first_imgBrand South Africa and the University of South Africa (UNISA) successfully partnered to host the South African Competitiveness Forum (SACF) and the Pan-African University Dialogue in a two-day programme on the 11th -12th September 2018 and wrapping up the South African visit with a day-tour in and around Johannesburg and Soweto on the 13th September 2018.The conference brought together academics, and industry representatives from South Africa, Ghana, Kenya, Uganda, and Nigeria to provide expert input on key issues that impact the competitiveness and reputation of the Pan-African brand. Additionally, to collaborate on finding a way forward in the Pan-African Marketing and Nation Brand research in the era of the Continental Free Trade Area.Further to this, it was important to determine inclusive solutions to the future of education in Pan-African brand marketing for students and educators across the continent.Dr Kobby Mensah from the University of Ghana Business School, a lecturer in the fields of tourism and marketing and one of the panellist at the dialogue, unpacks the two-day programme and his contribution to the dialogue.In a one-on-one conversation, Dr Mensah shared his key highlights on the dialogue, “There is a need for us to collaborate on a number of things, especially as academics, sharing of ideas in areas of study and collaborative research on the identity of Africa, Pan-Africa brand identity. To have a homogenous approach to building and maintaining Pan-African brand identity.”Dr Mensah’s presentation took on the topic of Pan-African identity and some of the ideas he reflected in the presentation was that “As Africa, we are suffering from the problem of autonomous sources of information – news, documentaries and textbooks which do not reflect the truth of who we are. We need to take charge, especially in technology to promote positivity about our countries and the Pan-African identity”As a lecturer he makes sure to challenge his students to advance in digital tourism were they share pictures of their communities, where they blog about their beautiful hidden gems, to influence the African narrative and change perception.When asked about the possibility of a future for a Pan-African brand. Yes, he said; “I definitely see the future and there must be clarity as to what it is we want in terms of a Pan-African Brand. How do we develop a brand that can be accessed within the African space and be able to push into the world?”Dr Mensah was amazed by the information shared by other colleagues and presentations it was “refreshing to see and hear”. This reaffirmed the imperative need for collaborative efforts and changing the principal learnings of what Nation brand is for a country and Pan-Africa.Rounding off the intensive yet informative dialogues, delegates were treated to a tour in and around Johannesburg and lunch served in the popular Lebo’s Backpackers.Dr Mensah encourages Africans to travel their continent and with Ghana, “travellers will be enthralled by the cultural diversity, and the colourfulness of the Ghanaian people and their kente garments”.last_img read more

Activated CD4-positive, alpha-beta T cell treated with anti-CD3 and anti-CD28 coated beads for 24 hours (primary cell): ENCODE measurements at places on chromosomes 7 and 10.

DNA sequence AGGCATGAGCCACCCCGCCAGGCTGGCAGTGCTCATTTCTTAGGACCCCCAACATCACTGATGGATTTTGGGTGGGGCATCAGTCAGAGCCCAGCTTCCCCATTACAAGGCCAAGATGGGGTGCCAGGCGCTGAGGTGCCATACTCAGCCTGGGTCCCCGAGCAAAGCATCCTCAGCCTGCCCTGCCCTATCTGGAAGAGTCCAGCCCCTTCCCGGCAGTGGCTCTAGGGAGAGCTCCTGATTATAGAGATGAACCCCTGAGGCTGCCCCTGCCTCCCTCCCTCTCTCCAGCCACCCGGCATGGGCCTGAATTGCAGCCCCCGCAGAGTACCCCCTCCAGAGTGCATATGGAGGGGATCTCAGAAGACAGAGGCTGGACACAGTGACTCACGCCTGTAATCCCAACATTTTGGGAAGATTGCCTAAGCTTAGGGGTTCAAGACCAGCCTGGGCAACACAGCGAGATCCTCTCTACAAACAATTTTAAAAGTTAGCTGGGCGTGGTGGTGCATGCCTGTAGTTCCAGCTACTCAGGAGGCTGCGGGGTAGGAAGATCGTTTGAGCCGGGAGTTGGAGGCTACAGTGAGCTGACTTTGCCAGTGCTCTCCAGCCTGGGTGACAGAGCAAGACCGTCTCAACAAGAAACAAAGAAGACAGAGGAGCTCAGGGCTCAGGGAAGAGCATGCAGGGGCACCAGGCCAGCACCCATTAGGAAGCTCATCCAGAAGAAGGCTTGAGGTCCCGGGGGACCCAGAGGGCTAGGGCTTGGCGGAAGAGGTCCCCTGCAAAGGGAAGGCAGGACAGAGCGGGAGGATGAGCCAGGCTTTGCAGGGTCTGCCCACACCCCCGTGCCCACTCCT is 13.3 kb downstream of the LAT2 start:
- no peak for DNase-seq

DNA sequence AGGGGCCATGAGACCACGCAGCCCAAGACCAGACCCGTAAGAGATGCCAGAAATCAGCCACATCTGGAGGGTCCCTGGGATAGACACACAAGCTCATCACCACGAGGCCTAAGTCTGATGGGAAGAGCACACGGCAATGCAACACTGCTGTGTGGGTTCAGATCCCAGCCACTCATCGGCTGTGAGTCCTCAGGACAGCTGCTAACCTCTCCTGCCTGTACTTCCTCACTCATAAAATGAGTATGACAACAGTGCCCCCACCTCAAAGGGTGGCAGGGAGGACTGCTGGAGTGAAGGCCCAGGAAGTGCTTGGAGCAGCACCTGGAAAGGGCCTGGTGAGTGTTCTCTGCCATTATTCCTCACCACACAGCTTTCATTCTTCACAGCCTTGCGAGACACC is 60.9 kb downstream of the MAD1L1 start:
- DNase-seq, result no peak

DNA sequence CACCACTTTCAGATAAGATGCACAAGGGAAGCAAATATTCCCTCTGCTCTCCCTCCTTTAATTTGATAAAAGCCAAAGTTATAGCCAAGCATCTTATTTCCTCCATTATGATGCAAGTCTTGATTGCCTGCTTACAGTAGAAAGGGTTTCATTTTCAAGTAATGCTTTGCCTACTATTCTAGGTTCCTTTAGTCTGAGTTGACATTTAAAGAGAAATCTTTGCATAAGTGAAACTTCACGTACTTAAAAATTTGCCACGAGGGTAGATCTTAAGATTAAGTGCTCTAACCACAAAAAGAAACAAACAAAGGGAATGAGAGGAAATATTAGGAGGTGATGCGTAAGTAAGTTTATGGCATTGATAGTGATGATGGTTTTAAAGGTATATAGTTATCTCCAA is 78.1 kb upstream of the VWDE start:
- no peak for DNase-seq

New publication helps recognize pesticide drift

first_imgShare Facebook Twitter Google + LinkedIn Pinterest A new Purdue Extension publication examines the causes and effects of pesticide drift.Pesticide drift occurs when chemicals used to manage weeds or insects are blown or carried off target by wind during application, posing a potential risk to people, animals and plants on neighboring properties.Pesticide drift can happen in both residential and agricultural settings and under all types of weather conditions, even if wind speeds are low, said Fred Whitford, director of the Purdue Pesticide Programs and one of the authors of Options for Dealing with a Pesticide Drift Incident.“Whether it’s a next-door neighbor or a farmer who owns the field adjacent to your property, they have the legal right to apply pesticides to their property,” Whitford said. “However, pesticide applicators also have the legal obligation to keep those products on their side of the property line.”According to the publication, some crop damage attributed to drift might be the result of other factors, such as insect infestations, plant diseases or weather conditions. The authors say it is important to find out what actually caused the damage before reporting a possible drift incident.“Purdue Extension educators can help you determine the cause of injury symptoms,” the publication says. “The educators will look for any possible explanations for the damage, including nutrient deficiencies, insect, weed and disease problems, improper planting and cultivation practices and environmental conditions.”Readers will also learn about the steps for reporting a possible drift incident and what actions could be taken if a drift incident is confirmed.Whitford’s co-authors are Michael O’Donnell, an Extension educator in Delaware County; Roy Ballard, an Extension educator in Hancock County; and Joe Becovitz, an agent with the Purdue-based Office of the Indiana State Chemist.The publication can be downloaded as a free PDF from Purdue’s The Education Storeat https://edustore.purdue.edu/item.asp?Item_Number=PPP-110#. Single printed copies are also available at no cost.last_img read more